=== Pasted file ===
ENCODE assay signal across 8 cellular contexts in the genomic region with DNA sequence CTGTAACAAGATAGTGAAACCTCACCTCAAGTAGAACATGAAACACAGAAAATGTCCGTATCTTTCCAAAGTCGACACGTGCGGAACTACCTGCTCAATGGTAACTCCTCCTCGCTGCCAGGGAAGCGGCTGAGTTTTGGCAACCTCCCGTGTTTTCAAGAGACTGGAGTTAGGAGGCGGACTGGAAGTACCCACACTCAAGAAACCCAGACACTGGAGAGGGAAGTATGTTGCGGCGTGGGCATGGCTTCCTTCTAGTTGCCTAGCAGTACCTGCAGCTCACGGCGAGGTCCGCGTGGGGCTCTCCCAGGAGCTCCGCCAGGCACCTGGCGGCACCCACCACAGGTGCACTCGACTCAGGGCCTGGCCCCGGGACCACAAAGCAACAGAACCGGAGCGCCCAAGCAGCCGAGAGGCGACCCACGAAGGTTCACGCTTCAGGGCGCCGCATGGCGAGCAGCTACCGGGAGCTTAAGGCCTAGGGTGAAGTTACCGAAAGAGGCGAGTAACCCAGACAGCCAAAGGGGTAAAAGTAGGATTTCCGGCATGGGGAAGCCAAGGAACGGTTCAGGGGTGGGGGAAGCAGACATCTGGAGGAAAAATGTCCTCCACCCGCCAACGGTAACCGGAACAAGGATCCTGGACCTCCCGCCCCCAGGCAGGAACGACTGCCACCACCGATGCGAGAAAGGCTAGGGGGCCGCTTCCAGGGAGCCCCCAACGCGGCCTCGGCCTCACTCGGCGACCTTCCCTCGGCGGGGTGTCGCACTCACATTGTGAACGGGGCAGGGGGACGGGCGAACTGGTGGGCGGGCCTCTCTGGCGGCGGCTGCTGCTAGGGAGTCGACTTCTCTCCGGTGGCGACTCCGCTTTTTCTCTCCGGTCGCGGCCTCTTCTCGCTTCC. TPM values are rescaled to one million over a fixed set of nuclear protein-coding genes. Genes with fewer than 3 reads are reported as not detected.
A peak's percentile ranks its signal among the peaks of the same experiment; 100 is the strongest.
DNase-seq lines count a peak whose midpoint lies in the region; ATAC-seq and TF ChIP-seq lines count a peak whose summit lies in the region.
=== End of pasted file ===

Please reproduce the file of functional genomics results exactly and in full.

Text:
ENCODE assay signal across 8 cellular contexts in the genomic region with DNA sequence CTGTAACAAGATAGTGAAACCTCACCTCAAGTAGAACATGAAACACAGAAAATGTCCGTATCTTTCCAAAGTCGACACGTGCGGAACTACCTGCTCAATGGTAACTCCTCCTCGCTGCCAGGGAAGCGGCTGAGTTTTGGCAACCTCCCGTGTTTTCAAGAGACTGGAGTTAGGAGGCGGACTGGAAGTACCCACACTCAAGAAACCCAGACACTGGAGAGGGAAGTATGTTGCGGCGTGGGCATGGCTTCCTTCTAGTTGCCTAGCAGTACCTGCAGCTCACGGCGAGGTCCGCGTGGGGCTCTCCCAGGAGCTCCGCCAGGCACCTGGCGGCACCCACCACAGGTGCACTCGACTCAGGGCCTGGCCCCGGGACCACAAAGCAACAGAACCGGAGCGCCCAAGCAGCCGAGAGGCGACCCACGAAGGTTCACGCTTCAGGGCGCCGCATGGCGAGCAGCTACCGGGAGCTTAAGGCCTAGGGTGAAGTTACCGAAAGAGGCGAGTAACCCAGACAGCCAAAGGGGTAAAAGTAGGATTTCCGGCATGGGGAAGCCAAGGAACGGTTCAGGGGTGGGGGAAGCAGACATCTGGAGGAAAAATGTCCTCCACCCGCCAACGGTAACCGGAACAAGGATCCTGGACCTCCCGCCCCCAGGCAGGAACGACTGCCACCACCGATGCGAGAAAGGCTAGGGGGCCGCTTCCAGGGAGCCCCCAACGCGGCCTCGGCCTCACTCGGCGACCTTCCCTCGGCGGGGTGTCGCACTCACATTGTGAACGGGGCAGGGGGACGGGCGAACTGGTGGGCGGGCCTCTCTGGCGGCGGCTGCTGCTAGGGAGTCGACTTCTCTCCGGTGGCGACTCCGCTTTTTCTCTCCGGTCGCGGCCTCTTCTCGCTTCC. TPM values are rescaled to one million over a fixed set of nuclear protein-coding genes. Genes with fewer than 3 reads are reported as not detected.
A peak's percentile ranks its signal among the peaks of the same experiment; 100 is the strongest.
DNase-seq lines count a peak whose midpoint lies in the region; ATAC-seq and TF ChIP-seq lines count a peak whose summit lies in the region.